Chanced upon an article Democracy, Political Equality, and Majority Rule, by Ben Saunders (in Ethics, Vol. 121, No. 1 (October 2010), pp. 148-177).
I think this is really interesting work, for it distinguishes all three terms above, and offers a new option to majority rule. If you recollect, I've outlined earlier the essay in which Hayek offered alternative designs for democracy. And now we have Saunders. All such ideas are well worth exploring. I do not have time to provide detailed comment on Hayeks' work or Saunder's work, but acknowledge that there are significant issues with democracy as currently designed.
Let me note, though, that Saunders is guilty of not referring, even once, to the objective of liberty in his work. So I'd take his analysis with a pinch of salt.
It is often thought that there is a straightforward entailment from democracy, to political equality, to majority rule. It is commonly assumed that if the people should rule then they must do so on an equal basis (since inequality smacks of oligarchy) and that, if all count equally, more votes must count for more. However, democracy, political equality, and majority rule are three distinct concepts and no one of these logically entails either of the others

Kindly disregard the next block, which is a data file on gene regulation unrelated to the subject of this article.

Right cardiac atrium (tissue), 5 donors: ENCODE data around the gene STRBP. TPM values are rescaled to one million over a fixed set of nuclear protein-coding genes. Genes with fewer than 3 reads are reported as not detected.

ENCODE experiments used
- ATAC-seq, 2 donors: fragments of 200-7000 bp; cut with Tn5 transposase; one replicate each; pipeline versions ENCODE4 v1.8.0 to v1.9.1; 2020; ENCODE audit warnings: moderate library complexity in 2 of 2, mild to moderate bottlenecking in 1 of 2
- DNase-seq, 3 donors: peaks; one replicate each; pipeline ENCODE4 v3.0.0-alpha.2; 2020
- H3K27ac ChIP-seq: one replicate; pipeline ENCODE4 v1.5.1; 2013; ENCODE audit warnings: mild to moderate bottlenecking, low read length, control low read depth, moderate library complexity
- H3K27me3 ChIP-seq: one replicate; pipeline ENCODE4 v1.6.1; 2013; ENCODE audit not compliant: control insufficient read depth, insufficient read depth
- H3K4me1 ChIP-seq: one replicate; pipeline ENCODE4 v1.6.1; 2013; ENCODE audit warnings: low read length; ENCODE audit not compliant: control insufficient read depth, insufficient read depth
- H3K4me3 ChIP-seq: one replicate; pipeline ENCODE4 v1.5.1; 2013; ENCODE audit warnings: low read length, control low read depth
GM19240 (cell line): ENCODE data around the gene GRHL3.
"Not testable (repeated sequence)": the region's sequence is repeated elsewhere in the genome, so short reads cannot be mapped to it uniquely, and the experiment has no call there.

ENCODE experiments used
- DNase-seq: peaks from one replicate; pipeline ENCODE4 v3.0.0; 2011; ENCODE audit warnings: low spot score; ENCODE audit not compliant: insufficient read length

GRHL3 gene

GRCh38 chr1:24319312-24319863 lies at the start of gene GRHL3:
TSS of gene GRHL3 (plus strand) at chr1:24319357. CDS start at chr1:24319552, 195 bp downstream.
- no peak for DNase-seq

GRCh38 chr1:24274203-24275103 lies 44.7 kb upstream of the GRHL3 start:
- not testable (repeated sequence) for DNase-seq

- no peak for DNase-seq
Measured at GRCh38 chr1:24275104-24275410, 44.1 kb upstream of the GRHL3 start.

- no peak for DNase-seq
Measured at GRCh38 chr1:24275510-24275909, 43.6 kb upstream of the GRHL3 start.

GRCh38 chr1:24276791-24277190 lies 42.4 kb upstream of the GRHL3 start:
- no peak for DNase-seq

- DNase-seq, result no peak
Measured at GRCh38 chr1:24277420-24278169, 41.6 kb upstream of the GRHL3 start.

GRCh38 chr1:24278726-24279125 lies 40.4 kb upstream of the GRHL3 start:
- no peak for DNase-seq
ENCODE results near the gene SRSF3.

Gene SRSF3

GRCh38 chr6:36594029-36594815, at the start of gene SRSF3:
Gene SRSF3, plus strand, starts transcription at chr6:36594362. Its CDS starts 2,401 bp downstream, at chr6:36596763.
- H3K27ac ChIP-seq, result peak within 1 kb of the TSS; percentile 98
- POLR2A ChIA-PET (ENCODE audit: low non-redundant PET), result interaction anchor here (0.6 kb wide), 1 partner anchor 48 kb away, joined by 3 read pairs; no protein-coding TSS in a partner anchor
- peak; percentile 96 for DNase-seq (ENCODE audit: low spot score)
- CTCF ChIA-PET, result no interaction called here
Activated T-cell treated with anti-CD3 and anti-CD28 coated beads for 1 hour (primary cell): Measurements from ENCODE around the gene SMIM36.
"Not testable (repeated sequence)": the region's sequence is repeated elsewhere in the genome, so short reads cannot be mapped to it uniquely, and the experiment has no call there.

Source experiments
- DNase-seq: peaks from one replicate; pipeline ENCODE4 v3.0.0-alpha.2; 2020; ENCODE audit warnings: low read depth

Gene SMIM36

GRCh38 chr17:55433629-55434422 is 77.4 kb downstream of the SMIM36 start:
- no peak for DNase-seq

It is necessary, before proceeding further, to stipulate how democracy, political equality, and majority rule are to be understood:
Democracy: The decisions made by a group must be appropriately responsive to the expressed wishes of the members of that group.
Political equality: Each group member must have an equal (chance of) influence over the group’s decisions.
Majority rule: The option that gets the most votes should be the group decision.
Though a few others have before questioned the central place given to majority rule, less attention has been given to describing alternative institutions.9 I shall outline an alternative procedure, lottery voting, that satisfies the conditions of democracy and political equality.
In lottery voting, each person casts a vote for their favored option but, rather than the option with most votes automatically winning, a single vote is randomly selected and that one determines the out-come.11 This procedure is democratic, since all members of the community have a chance to influence outcomes, but is not majority rule, since the vote of someone in the minority may be picked. It is, as I describe it, egalitarian, since all have an equal chance of being picked. It gives each voter an equal chance of being decisive, but voters do not have equal chances of getting their way—rather, the chance of each option winning is proportional to the number of votes it obtains.
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